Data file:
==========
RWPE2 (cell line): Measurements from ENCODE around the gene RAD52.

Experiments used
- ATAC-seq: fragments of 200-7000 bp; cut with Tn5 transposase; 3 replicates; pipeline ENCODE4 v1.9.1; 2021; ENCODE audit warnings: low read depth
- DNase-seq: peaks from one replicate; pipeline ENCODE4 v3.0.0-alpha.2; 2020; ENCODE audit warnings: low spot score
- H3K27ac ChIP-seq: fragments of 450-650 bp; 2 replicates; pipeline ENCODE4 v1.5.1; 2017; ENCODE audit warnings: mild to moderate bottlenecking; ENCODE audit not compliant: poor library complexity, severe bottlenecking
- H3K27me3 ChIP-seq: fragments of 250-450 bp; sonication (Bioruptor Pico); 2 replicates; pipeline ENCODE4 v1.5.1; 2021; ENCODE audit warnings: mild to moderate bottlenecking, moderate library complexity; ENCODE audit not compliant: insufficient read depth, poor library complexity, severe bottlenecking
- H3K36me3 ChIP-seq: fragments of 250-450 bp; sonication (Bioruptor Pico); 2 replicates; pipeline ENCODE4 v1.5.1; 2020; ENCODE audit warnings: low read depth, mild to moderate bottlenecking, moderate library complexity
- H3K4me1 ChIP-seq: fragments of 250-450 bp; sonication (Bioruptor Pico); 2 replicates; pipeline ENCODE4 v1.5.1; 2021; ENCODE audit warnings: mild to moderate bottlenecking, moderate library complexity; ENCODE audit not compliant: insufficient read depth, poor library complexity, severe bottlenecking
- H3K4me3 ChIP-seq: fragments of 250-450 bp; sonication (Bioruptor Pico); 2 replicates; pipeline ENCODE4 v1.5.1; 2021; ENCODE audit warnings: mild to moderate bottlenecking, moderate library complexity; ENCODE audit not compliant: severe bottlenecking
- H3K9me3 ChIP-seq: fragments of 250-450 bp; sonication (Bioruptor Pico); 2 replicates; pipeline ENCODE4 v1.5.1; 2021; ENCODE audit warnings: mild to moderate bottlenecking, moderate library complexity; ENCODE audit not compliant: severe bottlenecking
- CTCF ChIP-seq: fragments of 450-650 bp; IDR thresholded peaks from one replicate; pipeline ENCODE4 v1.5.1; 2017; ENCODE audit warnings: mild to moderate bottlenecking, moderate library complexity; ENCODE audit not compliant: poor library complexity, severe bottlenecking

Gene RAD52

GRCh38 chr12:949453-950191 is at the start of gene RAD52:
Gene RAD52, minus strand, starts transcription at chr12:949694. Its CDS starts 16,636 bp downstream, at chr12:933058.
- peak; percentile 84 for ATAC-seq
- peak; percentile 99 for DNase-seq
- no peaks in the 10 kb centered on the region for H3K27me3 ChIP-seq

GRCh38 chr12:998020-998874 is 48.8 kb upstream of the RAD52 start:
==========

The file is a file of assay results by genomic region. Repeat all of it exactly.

RWPE2 (cell line): Measurements from ENCODE around the gene RAD52.

Experiments used
- ATAC-seq: fragments of 200-7000 bp; cut with Tn5 transposase; 3 replicates; pipeline ENCODE4 v1.9.1; 2021; ENCODE audit warnings: low read depth
- DNase-seq: peaks from one replicate; pipeline ENCODE4 v3.0.0-alpha.2; 2020; ENCODE audit warnings: low spot score
- H3K27ac ChIP-seq: fragments of 450-650 bp; 2 replicates; pipeline ENCODE4 v1.5.1; 2017; ENCODE audit warnings: mild to moderate bottlenecking; ENCODE audit not compliant: poor library complexity, severe bottlenecking
- H3K27me3 ChIP-seq: fragments of 250-450 bp; sonication (Bioruptor Pico); 2 replicates; pipeline ENCODE4 v1.5.1; 2021; ENCODE audit warnings: mild to moderate bottlenecking, moderate library complexity; ENCODE audit not compliant: insufficient read depth, poor library complexity, severe bottlenecking
- H3K36me3 ChIP-seq: fragments of 250-450 bp; sonication (Bioruptor Pico); 2 replicates; pipeline ENCODE4 v1.5.1; 2020; ENCODE audit warnings: low read depth, mild to moderate bottlenecking, moderate library complexity
- H3K4me1 ChIP-seq: fragments of 250-450 bp; sonication (Bioruptor Pico); 2 replicates; pipeline ENCODE4 v1.5.1; 2021; ENCODE audit warnings: mild to moderate bottlenecking, moderate library complexity; ENCODE audit not compliant: insufficient read depth, poor library complexity, severe bottlenecking
- H3K4me3 ChIP-seq: fragments of 250-450 bp; sonication (Bioruptor Pico); 2 replicates; pipeline ENCODE4 v1.5.1; 2021; ENCODE audit warnings: mild to moderate bottlenecking, moderate library complexity; ENCODE audit not compliant: severe bottlenecking
- H3K9me3 ChIP-seq: fragments of 250-450 bp; sonication (Bioruptor Pico); 2 replicates; pipeline ENCODE4 v1.5.1; 2021; ENCODE audit warnings: mild to moderate bottlenecking, moderate library complexity; ENCODE audit not compliant: severe bottlenecking
- CTCF ChIP-seq: fragments of 450-650 bp; IDR thresholded peaks from one replicate; pipeline ENCODE4 v1.5.1; 2017; ENCODE audit warnings: mild to moderate bottlenecking, moderate library complexity; ENCODE audit not compliant: poor library complexity, severe bottlenecking

Gene RAD52

GRCh38 chr12:949453-950191 is at the start of gene RAD52:
Gene RAD52, minus strand, starts transcription at chr12:949694. Its CDS starts 16,636 bp downstream, at chr12:933058.
- peak; percentile 84 for ATAC-seq
- peak; percentile 99 for DNase-seq
- no peaks in the 10 kb centered on the region for H3K27me3 ChIP-seq

GRCh38 chr12:998020-998874 is 48.8 kb upstream of the RAD52 start: